Marketing to Four Generations

Marketing to Four Generations
By Erin Phelan

By Erin Phelan

Fitness Industry Council of Canada

A packed Zoom house, a Boomer and a Millennial, riffing on marketing to your gym.

 

What a better way to spend a Friday afternoon!

 

Fitness Industry Council of Canada, the non-for-profit association and voice of the Canadian fitness industry, launched their brand-new monthly webinar series on Friday, September 15th with the highly anticipated “4 GEN by 2 GEN”: Marketing your gym to four generations and FitBizWeekly was not only there, but we were taking notes at a furious pace! Here are some of the key takeaways, and the amazing ideas that Sal and Sarah Pellegrino, a father-daughter duo, brought to the table:

Pellegrinos

Sarah and Sal Pellegrino 

This jam-packed session focused on Gen Z, Millennials, Gen X and Boomers.

 

Discover their priorities

Each generation has a very different reason to be in your gym, and you need to discover what that is and then speak to them through marketing materials. “For Generation Z, mental health is top of their mind,” said Sarah Pellegrino. “We know from the data that 34% of young adults aged 18-25 have a mental illness. They are using the gym to manage stress, to help with their mental health.” Millennials are struggling to find work-life balance and are often racing to and from the gym and kid pick-ups and drop offs. Generation X is focused on maintaining or improving their physical health ‘the come to Jesus’ time of their life, and Boomers want to preserve their health.

 

Generation Z and Millennials

According to Murphy Research, the US data firm upon which the Pellegrino’s based their presentation, 68% of millennials are engaged with fitness – and use fitness apps weekly. “If your gym doesn’t have an app, and this is your market, you need to focus on that,” said Sarah Pellegrino. This is also the generation that embraced ‘boutique fitness’ and is often balancing kids and prioritizing work that affords a flexible work from home lifestyle, which includes competing with home workouts they have adopted. “The key for millennials is they will spend a lot of money on fitness, wellness and experiences. You have to keep them engaged with experiences – both in-person and digitally.” Generation Z is the social media generation, and they will do anything for a picture! Consider setting up areas of your gym for selfies. “Generation Z will advertise your space for you!” Your marketing should focus on your programming – whether it is offering CrossFit style competitions or taking group fitness into unique settings.

 

Generation X and Boomers

The first cohort to truly return to the gym post COVID was surprisingly, Active Agers, says Sal Pellegrino. “They take their health and wellness seriously and they want community and connection.”  Boomers are interested in recovery and wellness as add-ons to their gym experience, and consider marketing such as ‘Forever Fit’, or offering more social experiences, such as tea or coffee after a group workout. Boomers are also the cohort that will spend on personal training, says Sal Pellegrino. “In one study, 80% of personal training revenue came from Gen X and Boomers. The Boomers will be loyal, so long as they feel seen and heard.”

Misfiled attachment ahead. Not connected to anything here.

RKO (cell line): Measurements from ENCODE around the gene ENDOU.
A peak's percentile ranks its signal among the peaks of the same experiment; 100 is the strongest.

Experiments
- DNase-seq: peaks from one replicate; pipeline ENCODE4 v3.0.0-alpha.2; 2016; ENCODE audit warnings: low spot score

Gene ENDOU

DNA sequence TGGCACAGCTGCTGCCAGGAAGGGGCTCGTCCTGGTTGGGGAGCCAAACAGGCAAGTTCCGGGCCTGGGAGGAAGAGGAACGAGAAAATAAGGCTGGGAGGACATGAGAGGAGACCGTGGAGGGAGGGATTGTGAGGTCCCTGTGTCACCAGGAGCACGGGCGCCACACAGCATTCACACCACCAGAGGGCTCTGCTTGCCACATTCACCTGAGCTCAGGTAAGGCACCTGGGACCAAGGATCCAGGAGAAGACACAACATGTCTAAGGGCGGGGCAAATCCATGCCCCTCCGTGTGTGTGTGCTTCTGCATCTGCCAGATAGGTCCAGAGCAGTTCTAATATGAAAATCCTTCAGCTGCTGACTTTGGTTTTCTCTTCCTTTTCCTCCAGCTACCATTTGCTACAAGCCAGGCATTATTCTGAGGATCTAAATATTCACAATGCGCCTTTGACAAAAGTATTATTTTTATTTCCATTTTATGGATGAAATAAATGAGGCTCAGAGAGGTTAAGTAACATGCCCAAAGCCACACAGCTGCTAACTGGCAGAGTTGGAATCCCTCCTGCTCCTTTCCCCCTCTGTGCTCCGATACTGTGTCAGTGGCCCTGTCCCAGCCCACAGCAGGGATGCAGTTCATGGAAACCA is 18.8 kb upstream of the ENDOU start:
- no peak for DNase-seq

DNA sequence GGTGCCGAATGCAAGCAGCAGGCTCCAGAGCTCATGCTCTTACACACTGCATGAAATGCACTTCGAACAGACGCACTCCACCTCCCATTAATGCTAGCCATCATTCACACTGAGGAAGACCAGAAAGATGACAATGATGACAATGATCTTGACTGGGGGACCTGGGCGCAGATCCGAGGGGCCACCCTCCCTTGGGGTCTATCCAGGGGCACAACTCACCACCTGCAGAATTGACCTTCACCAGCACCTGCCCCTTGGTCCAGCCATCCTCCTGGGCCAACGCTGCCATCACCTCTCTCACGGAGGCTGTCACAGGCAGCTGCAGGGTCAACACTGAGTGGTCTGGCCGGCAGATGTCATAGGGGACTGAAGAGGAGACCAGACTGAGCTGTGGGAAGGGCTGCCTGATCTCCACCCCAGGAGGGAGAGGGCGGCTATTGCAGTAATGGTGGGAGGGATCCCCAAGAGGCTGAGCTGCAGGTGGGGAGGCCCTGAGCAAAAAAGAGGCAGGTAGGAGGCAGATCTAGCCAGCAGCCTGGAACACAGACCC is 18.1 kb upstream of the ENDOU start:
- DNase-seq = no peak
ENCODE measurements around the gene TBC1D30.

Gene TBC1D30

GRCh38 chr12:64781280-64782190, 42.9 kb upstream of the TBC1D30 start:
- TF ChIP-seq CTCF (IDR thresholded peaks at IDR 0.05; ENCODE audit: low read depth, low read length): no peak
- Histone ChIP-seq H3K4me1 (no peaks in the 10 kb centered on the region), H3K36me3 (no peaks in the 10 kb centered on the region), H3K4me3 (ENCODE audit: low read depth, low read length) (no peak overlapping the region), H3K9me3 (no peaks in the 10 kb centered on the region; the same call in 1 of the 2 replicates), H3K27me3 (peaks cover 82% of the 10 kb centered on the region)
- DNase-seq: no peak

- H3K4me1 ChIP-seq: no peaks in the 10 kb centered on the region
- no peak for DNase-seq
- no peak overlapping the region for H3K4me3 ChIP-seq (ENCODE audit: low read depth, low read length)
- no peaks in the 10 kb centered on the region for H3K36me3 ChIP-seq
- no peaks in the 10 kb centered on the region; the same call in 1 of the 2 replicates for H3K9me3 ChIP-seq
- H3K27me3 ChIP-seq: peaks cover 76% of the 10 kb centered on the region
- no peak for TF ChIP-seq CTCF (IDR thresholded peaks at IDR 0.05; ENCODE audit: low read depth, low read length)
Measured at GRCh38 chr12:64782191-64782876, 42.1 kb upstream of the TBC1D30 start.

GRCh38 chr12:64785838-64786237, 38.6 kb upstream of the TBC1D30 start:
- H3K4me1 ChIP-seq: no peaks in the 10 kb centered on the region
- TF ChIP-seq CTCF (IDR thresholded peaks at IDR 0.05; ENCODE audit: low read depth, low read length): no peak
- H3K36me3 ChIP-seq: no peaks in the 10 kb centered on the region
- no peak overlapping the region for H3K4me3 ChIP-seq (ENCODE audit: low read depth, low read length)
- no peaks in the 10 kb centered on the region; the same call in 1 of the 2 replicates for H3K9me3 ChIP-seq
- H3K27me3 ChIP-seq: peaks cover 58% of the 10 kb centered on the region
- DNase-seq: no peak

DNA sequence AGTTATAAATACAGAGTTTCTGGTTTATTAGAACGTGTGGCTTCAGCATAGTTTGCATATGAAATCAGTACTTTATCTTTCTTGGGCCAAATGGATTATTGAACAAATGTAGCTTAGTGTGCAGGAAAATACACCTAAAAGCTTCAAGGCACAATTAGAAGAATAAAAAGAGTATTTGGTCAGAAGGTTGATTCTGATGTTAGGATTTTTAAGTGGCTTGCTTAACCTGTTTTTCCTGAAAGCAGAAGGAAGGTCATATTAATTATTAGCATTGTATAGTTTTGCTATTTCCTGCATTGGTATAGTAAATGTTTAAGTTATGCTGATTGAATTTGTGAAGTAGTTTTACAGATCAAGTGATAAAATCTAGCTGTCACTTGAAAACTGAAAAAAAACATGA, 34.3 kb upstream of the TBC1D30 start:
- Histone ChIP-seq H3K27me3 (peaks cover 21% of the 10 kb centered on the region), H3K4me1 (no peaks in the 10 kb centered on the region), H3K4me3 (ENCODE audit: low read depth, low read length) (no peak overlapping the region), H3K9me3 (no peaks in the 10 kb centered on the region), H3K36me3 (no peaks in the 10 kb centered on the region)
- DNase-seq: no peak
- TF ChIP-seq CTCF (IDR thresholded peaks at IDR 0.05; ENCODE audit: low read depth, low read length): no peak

Win with each generation

The biggest takeaway from the marketing webinar was learning how to win with each generation: Create spaces and experiences that will cater to their needs, make sure your marketing methods are streamlined from the first touch point through to their experience signing up for a class. “Do NOT call a millennial unless they left their kid at the daycare,” says Sarah Pellegrino, “and focus on why they are using your gym. Generation Z are there for their mental health, and think about the busy working mom Millennial – what do they need from you?”

 

Testimonials with heart

Your current members are the key to attracting your new members. We know Sal Pellegrino pointed to Gold’s Gym Newburgh’s social media strategy showing members whose lives have been changed by their experience in the gym. For Boomers and Gen X, consider having more community engagement, through open house days and Bring-A-Friend for Free Campaigns. Integrate your gym into your own community – buy from and support local businesses, collaborate and form partnerships. “Millennials love community,” says Sarah Pellegrino. Use your personal trainers, capture moments in your classes, and keep reminding potential members that your gym will offer them exactly what they need.

If you would like to watch the full webinar, reach out to Fitness Industry Council of Canada communications@ficdn.ca

Fitness Industry Council of Canada (FIC) is the not-for profit trade association that represents the voice of fitness facility operators across Canada. Representing more than 6,000 facilities with more than six-million members nationwide, FIC pursues a legislative agenda in the hope of bettering the fitness industry for both consumers and operators. FIC aims to work with both industry and government to improve the health and physical activity levels of Canadians.

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